“Nana,” George, the Secret Service man, called across the yard to me, “I’m going to plant a couple of poplar trees up near the entrance to the estate. Do you want to bring the children and let them play there?” George was one of the men assigned to protect the grandchildren of the President of the United States, Franklin D. Roosevelt. It was 1942, our country was at war, and George often used gardening as a cover for his guard duties at the family home on Mercer Island near Seattle.
I was the nurse and companion for the children of Anna Roosevelt and John Boettiger, her husband. Tree planting sounded like an interesting activity, so Sistie, Buzzy, little Johnny, and I walked up the long graveled drive. We never went near the entrance without a guard.
The children and I set to work dragging vines and uprooted bushes. It didn’t take us long to become a very grungy group of helpers.
George looked up as a long black limousine pulled slowly into the drive and stopped. “Nana, stay here with the children,” he cautioned, then walked over to intercept it. In a few moments he returned with eyebrows raised in surprise. “It’s Governor Langlie! He and his wife are coming to dinner. We’ve got to go down to the house. The cook and butler didn’t tell me anything about this.”
“We didn’t expect company,” I explained to Mrs. Langlie a little later. “Mr. and Mrs. Boettiger are at the office. I’ll have to get the children cleaned up first.”
“That’s perfectly all right,” she answered with a bright smile. “I know it’s awkward. Let me help you. I have children of my own.”
So, sending Sis and Buzzy to their rooms to get cleaned, I showered Johnny and left Mrs. Langlie to dress him, while I got myself properly dressed.
George met me in the hall when I went to see how Sis and Buzz were managing. “Nana, the cook and butler want nothing to do with unexpected company. They’re up in their rooms and won’t come down. What are we going to do?”
I turned to Sistie. “It’s up to you and Buzzy to entertain the guests until your parents get home. Keep Johnny with you. George and I will be in the kitchen, getting dinner started.”
“Nana, we’ve never done anything like that. What will we say?” she asked.
“I know how you feel. Just be pleasant and talk. Mention the things that interest you. They know about children. I have to find something for dinner. The cook won’t help.” I watched the children move reluctantly toward the family room where the company had assembled.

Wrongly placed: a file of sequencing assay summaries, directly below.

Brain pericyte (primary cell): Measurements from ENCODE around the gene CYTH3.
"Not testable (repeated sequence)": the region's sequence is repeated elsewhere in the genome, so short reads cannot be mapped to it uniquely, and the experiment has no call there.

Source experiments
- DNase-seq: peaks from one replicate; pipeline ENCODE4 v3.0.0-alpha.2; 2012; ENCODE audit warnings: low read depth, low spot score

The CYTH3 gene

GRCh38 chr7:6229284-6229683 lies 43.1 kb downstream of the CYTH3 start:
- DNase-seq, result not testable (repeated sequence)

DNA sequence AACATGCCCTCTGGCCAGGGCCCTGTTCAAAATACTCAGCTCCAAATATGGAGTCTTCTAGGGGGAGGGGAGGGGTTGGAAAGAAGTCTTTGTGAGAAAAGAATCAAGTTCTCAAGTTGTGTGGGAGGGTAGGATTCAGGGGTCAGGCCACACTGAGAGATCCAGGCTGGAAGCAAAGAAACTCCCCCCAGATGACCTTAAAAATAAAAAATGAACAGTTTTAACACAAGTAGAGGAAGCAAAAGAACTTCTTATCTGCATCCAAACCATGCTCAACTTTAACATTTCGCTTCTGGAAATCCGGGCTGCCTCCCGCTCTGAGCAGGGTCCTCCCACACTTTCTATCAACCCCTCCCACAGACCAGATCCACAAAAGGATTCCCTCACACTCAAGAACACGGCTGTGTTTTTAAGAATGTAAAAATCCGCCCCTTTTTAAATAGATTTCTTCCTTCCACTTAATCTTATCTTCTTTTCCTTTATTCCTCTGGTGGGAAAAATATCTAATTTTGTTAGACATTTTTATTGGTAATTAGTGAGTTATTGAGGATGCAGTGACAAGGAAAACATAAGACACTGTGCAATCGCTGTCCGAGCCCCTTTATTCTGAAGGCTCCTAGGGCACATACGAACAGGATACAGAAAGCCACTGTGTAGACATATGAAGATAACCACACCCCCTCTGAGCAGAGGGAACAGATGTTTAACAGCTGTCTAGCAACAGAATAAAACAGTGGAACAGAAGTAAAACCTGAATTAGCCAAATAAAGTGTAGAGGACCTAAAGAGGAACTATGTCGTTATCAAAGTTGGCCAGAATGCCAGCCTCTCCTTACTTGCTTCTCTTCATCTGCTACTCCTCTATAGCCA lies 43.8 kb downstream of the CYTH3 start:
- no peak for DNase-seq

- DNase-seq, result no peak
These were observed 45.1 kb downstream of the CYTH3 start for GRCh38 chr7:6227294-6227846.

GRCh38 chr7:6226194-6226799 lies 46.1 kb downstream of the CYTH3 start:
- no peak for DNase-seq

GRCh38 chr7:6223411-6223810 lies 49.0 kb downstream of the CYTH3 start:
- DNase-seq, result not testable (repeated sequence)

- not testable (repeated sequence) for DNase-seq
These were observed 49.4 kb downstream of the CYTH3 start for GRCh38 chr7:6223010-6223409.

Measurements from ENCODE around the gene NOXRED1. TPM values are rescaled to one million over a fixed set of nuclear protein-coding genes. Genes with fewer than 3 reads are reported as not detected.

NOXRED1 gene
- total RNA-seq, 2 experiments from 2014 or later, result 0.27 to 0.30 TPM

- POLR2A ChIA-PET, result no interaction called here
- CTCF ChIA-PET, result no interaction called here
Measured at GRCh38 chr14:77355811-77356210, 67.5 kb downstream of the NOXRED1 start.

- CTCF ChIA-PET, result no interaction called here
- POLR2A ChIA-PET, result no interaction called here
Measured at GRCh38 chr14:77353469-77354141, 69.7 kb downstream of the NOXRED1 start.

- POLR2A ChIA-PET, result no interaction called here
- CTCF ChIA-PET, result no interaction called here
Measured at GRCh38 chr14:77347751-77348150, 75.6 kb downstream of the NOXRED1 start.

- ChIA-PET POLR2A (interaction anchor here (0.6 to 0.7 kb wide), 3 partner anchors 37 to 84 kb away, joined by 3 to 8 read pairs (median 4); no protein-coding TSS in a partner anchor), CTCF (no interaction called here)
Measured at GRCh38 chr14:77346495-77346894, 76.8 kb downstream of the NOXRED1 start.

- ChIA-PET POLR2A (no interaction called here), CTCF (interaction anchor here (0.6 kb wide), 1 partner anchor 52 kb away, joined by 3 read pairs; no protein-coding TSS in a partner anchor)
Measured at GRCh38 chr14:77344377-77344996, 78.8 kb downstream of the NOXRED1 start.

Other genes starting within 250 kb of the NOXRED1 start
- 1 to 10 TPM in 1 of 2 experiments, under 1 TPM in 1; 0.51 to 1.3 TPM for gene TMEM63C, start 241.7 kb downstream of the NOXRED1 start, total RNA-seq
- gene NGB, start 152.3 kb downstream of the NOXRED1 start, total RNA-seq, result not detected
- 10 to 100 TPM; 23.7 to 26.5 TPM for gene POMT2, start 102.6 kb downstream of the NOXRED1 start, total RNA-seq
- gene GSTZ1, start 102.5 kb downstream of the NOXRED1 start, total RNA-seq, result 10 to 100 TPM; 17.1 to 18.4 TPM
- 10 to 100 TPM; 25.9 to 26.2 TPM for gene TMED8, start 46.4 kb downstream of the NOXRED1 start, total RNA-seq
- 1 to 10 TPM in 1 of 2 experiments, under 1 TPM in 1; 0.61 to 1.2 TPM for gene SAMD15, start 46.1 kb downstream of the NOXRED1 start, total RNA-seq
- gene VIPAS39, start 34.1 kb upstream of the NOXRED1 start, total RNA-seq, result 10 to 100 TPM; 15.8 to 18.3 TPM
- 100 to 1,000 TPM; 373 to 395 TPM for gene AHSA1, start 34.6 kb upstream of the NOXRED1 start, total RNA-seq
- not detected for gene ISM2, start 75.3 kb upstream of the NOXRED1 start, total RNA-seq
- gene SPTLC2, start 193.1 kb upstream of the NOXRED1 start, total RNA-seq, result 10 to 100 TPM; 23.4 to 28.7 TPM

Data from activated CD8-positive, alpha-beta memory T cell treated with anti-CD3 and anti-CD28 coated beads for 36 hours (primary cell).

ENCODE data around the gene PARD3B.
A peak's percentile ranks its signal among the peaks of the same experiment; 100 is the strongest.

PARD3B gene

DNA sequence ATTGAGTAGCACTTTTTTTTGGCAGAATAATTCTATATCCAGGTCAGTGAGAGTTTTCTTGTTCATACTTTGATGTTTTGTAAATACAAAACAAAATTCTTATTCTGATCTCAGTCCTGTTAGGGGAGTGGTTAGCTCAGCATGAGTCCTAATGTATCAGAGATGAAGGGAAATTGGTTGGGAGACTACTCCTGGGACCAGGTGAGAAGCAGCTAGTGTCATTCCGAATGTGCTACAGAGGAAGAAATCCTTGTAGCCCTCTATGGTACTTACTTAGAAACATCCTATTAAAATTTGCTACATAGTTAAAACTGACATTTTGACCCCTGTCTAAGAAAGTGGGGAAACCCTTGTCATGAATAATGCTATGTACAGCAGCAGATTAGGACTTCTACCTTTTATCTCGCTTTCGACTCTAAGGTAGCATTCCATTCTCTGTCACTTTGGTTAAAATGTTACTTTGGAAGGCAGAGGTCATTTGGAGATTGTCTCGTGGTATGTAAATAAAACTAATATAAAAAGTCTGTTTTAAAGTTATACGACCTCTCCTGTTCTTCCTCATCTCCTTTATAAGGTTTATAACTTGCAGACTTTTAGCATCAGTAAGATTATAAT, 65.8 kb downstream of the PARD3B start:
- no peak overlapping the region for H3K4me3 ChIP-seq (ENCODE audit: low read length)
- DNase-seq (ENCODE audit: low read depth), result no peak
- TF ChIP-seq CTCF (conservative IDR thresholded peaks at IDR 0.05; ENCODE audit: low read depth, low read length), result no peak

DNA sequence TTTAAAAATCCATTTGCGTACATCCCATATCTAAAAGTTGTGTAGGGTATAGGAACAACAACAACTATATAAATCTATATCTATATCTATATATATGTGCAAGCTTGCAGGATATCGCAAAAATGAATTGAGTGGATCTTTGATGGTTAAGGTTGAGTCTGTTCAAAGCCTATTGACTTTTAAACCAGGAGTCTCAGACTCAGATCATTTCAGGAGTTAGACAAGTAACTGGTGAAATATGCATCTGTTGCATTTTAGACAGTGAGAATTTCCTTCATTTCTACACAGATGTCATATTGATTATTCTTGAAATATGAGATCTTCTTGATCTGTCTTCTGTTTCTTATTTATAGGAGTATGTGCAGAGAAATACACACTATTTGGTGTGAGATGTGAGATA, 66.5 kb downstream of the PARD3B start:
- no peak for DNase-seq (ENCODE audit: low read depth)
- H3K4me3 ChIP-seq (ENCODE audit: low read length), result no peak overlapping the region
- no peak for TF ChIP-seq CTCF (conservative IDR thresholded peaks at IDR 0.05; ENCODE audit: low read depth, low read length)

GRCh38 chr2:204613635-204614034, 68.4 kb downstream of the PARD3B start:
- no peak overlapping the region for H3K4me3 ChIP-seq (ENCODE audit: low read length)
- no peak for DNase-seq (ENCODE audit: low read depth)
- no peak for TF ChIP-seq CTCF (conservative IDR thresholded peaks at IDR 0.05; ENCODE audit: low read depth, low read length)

In the kitchen George and I could find nothing planned for a meal. “I’ll get some things from the garden,” he said. “I’ll get salad vegetables and peas.”
“Will we have time to shell peas?” I asked. “It’ll take a lot of them. If you bring in some leaves of Swiss chard, I can prepare it more quickly.”
While he was gone, I searched for meat in all the cupboards, cooler, and refrigerator but found none. I went through the canned goods—but no meat; some cans had no labels. George opened one; it held potato and meat hash. “Can we do something with this?” he asked.
“I think so. Hash will be fine,” I answered. “I know how to fix it up.”
So George opened more cans, and I spread the hash in a large baking pan. We added chopped onions, dotted it with butter, and browned it in the oven. I cut the stems from the chard and cooked them as if they were cut celery. I cooked and chopped the green leaves like spinach. By the time the Boettigers returned, we even had a large pan of biscuits ready for the oven.
Mrs. Boettiger came to the kitchen and was relieved to see how things had progressed. “It all looks fine,” she said. “But how will the meal be served?”
“Don’t let that bother you,” I said. “The maid set the table before she left, and I’ve had training as a waitress. I know how to serve.”
Things went off quite well. The governor and his wife stayed all night, and since the cook also refused to make breakfast, George and I had to cope again. He made pancakes, and I served them. Then, while the family took their guests on the yacht on Lake Washington, the cook and butler finally came down and cleaned up.
The butler prepared to feed the dogs, and after looking around, he grumbled, “What happened to the dog food? Somebody stole it.”
After the company had left, the children and their mother sat on the back porch steps with me, and we went over the events of the previous evening.
“John really enjoyed that spinach,” Mrs. Boettiger commented.
“Spinach!” I remarked. “That was chard. So was the cooked celery.”
“What! ” she exclaimed. “John won’t touch chard!”
Then I told her the rest.
Mrs. Boettiger started to laugh. “I think that’s hilarious. You know, both the governor and John remarked how much they enjoyed that hash. They said they hadn’t had any for such a long time. Don’t anybody tell John. I don’t want to make him worry. Imagine! Dog food for the governor!”